Once upon a time the Rangers regularly avoided playing Josh Hamilton in center field because they hoped moving to a corner spot would help keep him healthy, but those plans are out the window now.
Hamilton is slated to be the primary center fielder for the first time since 2009 and because he prefers center field that decision is fine with the former MVP, but he also suggested that perhaps the Rangers’ changing their minds has to do with his impending free agency:
I don’t know, you think it’s got anything to do with free agency and get as much out of me as they can before they get rid of me?
Hamilton previously made headlines for saying that he didn’t owe the Rangers anything in contract negotiations, so he was quick to make it clear that the “get as much out of me as they can before they get rid of me” comment was a joke.
Richard Durrett of ESPN Dallas notes that Hamilton “made that comment with a big grin on his face” and then followed it up by saying:
I was just kidding. I was just kidding. I was just kidding. Kidding, kidding, kidding, kidding.
Kidding or not, there’s probably some truth behind the comment, particularly since there’s speculation that Hamilton’s injury history and off-field issues have made the Rangers extremely hesitant to sign him to a long-term deal.
Much like a team being more willing to ride a free agent-to-be starting pitcher for high pitch counts before he hits the open market keeping Hamilton healthy long term may not be the Rangers’ problem beyond this season.
Kyle Schwarber made a quicker-than-expected recovery from ACL surgery and then, after an Arizona Fall League rehab assignment, was shuttled up to Cleveland for the World Series. But that’s not all he has done.
Schwarber is now the latest ever Best Shape of His Life All-Star. Or so says Kris Bryant, talking to Patrick Mooney of CSNChicago.com:
“We’ve seen first-hand the work that he’s putting in and how hard he’s been going . . . Honestly, I saw him out — maybe a couple weeks after his surgery — and he’s moving around, walking. And I’m like: ‘Dang, this guy’s not human. How? I saw your leg bend in half, and you’re walking around. This is unbelievable . . .(It’s) watching him dripping with sweat every single day. Every single day, this guy is drenched. I feel like he’s in the best shape of his life (now). There was no doubt in my mind that he could do it. It was just a matter of if they let him.”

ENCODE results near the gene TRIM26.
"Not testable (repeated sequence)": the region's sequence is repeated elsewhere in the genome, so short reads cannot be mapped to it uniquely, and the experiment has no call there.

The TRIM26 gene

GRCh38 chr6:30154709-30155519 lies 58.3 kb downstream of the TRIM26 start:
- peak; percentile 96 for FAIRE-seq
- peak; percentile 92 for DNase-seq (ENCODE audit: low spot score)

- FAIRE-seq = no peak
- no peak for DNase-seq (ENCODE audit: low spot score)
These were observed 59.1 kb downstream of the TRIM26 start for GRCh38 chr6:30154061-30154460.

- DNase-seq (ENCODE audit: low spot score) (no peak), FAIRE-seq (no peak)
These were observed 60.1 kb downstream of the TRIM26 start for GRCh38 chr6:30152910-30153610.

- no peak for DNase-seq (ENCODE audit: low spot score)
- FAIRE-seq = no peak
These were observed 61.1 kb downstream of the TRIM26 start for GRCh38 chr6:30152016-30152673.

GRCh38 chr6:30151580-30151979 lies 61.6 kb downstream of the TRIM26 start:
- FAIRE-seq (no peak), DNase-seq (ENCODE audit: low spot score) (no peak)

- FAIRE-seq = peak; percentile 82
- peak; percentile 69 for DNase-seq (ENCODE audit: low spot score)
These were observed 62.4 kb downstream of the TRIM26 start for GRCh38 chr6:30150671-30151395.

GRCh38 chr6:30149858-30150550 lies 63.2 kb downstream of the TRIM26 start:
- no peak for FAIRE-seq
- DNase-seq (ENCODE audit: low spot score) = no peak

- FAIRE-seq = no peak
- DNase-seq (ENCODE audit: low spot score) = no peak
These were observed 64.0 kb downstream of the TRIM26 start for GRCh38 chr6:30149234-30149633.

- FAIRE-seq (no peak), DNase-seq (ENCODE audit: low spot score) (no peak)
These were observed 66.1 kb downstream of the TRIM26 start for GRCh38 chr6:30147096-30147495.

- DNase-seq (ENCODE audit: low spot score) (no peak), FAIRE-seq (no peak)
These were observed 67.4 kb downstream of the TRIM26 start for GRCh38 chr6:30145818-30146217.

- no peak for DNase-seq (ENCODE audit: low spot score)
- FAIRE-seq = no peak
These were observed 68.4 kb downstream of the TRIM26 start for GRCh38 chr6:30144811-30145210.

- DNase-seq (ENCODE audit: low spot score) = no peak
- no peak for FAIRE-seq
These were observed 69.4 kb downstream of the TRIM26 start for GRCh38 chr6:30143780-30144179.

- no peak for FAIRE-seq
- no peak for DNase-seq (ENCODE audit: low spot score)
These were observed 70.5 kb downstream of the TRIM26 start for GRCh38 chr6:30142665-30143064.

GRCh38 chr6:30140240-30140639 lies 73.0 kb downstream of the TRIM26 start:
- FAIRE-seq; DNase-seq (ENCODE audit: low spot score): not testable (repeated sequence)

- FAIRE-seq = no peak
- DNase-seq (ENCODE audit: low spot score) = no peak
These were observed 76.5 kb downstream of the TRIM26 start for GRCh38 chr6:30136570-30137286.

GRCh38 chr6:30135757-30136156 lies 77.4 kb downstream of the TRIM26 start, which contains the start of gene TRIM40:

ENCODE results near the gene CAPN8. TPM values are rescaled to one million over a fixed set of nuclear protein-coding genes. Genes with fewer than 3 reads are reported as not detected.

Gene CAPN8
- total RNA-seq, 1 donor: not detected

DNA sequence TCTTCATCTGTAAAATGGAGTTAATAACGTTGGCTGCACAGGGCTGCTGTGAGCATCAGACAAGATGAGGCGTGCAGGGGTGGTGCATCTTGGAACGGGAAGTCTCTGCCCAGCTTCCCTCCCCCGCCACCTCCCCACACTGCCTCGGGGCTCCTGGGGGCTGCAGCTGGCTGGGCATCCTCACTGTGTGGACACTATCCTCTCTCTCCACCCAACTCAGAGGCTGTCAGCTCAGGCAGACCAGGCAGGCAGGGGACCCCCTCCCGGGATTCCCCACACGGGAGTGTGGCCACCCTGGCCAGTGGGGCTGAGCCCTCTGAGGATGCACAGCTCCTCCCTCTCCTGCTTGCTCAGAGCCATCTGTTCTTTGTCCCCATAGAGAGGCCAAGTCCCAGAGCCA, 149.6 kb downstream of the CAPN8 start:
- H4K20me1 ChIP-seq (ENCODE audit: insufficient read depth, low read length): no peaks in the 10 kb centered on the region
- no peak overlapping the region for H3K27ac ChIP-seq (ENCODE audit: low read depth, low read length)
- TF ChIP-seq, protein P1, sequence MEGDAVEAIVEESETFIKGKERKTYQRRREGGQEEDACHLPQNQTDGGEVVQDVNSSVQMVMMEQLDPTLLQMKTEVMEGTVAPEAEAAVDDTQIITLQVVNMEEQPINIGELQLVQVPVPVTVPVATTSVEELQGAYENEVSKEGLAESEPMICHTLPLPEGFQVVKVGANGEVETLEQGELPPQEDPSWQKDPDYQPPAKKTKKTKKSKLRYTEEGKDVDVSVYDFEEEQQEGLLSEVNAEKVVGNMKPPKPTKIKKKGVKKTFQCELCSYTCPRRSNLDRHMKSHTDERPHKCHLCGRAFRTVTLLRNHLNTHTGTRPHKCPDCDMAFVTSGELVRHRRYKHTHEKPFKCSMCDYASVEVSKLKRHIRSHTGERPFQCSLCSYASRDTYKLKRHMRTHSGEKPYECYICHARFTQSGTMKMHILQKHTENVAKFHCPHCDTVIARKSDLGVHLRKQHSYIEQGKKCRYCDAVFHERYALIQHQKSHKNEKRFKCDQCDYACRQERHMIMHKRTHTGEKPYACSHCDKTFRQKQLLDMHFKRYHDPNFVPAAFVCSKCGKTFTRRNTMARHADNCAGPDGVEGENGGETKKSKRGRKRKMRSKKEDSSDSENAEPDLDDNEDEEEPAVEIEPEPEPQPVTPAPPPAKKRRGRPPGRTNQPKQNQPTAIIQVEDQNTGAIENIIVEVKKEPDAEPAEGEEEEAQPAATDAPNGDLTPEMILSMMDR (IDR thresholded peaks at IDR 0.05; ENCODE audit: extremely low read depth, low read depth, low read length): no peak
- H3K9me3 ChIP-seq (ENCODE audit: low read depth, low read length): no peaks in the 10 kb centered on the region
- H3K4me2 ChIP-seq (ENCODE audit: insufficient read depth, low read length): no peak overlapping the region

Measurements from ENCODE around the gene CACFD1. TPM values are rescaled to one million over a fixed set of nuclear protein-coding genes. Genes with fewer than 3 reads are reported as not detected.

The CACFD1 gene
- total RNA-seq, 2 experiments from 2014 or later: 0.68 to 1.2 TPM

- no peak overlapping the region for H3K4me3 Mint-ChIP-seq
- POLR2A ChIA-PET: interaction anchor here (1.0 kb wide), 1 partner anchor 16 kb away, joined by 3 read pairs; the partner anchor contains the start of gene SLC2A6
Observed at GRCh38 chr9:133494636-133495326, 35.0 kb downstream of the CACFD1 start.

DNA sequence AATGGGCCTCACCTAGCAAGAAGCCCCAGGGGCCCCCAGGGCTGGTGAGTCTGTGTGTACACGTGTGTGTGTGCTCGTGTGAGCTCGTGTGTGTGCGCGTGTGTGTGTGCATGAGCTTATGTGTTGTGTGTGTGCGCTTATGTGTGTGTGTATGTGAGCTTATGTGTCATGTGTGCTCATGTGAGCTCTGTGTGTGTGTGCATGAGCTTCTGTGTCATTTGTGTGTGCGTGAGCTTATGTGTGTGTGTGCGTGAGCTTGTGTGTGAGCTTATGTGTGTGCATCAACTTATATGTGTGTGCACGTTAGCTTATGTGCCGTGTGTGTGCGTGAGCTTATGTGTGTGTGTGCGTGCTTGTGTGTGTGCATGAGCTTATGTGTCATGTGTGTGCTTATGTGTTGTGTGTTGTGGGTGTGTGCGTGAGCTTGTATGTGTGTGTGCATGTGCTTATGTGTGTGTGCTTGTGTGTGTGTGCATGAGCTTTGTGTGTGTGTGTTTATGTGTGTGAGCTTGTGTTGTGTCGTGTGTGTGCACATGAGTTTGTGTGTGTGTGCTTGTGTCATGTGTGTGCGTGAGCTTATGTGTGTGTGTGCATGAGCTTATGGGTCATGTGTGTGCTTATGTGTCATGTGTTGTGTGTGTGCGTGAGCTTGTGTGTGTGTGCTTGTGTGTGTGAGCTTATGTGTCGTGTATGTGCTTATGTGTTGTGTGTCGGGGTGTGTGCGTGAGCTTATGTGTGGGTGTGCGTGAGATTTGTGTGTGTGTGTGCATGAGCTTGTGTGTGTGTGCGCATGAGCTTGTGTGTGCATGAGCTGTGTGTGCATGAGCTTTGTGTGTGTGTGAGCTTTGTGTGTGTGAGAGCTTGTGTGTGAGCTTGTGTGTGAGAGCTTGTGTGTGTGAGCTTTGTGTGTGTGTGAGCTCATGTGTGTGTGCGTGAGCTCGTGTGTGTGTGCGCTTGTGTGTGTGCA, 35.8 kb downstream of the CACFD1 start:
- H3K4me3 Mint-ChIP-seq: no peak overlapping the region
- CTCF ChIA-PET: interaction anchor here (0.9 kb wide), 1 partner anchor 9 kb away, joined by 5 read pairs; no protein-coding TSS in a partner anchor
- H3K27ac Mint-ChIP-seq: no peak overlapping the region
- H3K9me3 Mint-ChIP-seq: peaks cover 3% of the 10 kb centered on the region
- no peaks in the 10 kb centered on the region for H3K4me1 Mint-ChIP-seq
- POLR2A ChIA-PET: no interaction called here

May as well just forfeit now, Indians. No way you can deal with an October BSOHL guy.
When Mike Hazen left the Red Sox to go run the Diamondbacks, the Red Sox set out to look for a new general manager to replace him. Now, according to Pete Abraham, they may not replace him after all. Instead, president Dave Dombrowski may just leave the seat vacant and run the Sox all by himself.
Which, to be clear, is something Dombrowski is more than capable of doing, as he has been a general manager for decades now. A lot of this stuff is a function of job title-inflation, with guys in Dombrowski’s position being given elevated titles despite the fact that they are, more or less, still running the baseball operations department like they did when they were merely general managers. GM, meanwhile, has become a less authoritative position in many organizations, making it a somewhat less visible and perhaps less desirable job than it used to be.
Not that it’s totally about optics. The job of running a ball club is a lot more complicated than it used to be, and having one guy who can run big picture stuff and close deals like Dombrowski with another one being in charge of the more day-to-day tasks of the top baseball executive may be ideal. It also may help reign in some of the excesses of the top guy. Dombrowski, after all, may have been a master of a the big deal while running the Tigers, but in a lot of ways the win-now philosophy cost the club a lot of money and a lot of lower level talent. Another voice with a decent degree of power may be useful in that mix. As may a clear line of succession should Dombrowski decide to move on in a year or two.